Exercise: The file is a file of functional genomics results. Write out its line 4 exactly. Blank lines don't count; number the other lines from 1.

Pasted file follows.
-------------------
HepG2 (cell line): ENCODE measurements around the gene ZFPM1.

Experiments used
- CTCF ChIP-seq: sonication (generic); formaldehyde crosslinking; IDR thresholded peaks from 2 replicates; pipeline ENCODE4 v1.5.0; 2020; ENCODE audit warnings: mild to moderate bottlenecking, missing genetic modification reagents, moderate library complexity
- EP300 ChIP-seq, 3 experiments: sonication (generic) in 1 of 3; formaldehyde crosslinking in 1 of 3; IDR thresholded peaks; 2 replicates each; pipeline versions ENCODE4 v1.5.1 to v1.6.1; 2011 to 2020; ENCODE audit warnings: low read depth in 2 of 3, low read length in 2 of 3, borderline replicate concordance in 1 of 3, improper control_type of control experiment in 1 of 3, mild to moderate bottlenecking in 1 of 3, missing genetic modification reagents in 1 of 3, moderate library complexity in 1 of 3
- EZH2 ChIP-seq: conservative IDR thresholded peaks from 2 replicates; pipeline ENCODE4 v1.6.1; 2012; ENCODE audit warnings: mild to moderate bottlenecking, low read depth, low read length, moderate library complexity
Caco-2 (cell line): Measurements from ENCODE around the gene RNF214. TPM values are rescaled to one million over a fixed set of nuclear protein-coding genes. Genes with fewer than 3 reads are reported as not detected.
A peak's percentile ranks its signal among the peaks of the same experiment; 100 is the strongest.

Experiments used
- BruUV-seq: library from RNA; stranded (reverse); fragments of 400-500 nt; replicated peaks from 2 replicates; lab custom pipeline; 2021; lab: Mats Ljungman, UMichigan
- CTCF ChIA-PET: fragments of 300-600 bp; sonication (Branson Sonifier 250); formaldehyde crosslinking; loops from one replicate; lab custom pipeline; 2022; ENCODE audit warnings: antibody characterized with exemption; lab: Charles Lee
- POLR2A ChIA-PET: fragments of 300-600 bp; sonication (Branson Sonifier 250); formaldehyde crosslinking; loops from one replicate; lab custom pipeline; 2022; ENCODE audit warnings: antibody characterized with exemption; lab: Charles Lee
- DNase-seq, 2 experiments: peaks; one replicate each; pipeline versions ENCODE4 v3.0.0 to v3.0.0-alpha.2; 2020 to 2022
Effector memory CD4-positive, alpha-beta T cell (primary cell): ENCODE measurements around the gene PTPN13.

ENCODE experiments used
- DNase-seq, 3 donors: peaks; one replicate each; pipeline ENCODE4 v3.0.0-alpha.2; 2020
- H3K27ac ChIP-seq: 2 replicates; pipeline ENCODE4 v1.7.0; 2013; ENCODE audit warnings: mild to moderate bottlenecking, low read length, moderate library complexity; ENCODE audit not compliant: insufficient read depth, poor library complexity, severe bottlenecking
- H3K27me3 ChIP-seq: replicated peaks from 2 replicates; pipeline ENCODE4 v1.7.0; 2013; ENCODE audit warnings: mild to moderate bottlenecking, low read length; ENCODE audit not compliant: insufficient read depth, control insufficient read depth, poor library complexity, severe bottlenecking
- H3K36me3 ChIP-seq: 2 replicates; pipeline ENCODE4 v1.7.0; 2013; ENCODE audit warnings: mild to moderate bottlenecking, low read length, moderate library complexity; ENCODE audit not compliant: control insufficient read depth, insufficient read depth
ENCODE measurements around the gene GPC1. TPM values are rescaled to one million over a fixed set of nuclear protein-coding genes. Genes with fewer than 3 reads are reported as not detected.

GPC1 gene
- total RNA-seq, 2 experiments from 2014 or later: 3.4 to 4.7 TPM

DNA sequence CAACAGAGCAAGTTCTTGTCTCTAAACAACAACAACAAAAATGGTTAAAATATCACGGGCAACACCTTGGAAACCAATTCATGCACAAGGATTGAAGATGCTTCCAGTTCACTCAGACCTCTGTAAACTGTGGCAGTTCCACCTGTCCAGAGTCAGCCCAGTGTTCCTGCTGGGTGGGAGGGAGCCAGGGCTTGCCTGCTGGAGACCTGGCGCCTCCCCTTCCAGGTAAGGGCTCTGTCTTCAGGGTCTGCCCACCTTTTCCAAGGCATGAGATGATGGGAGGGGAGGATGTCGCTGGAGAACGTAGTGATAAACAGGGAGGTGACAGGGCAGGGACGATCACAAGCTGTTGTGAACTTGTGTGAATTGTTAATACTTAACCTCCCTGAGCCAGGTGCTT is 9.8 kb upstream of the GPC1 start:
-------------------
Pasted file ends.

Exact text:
- EP300 ChIP-seq, 3 experiments: sonication (generic) in 1 of 3; formaldehyde crosslinking in 1 of 3; IDR thresholded peaks; 2 replicates each; pipeline versions ENCODE4 v1.5.1 to v1.6.1; 2011 to 2020; ENCODE audit warnings: low read depth in 2 of 3, low read length in 2 of 3, borderline replicate concordance in 1 of 3, improper control_type of control experiment in 1 of 3, mild to moderate bottlenecking in 1 of 3, missing genetic modification reagents in 1 of 3, moderate library complexity in 1 of 3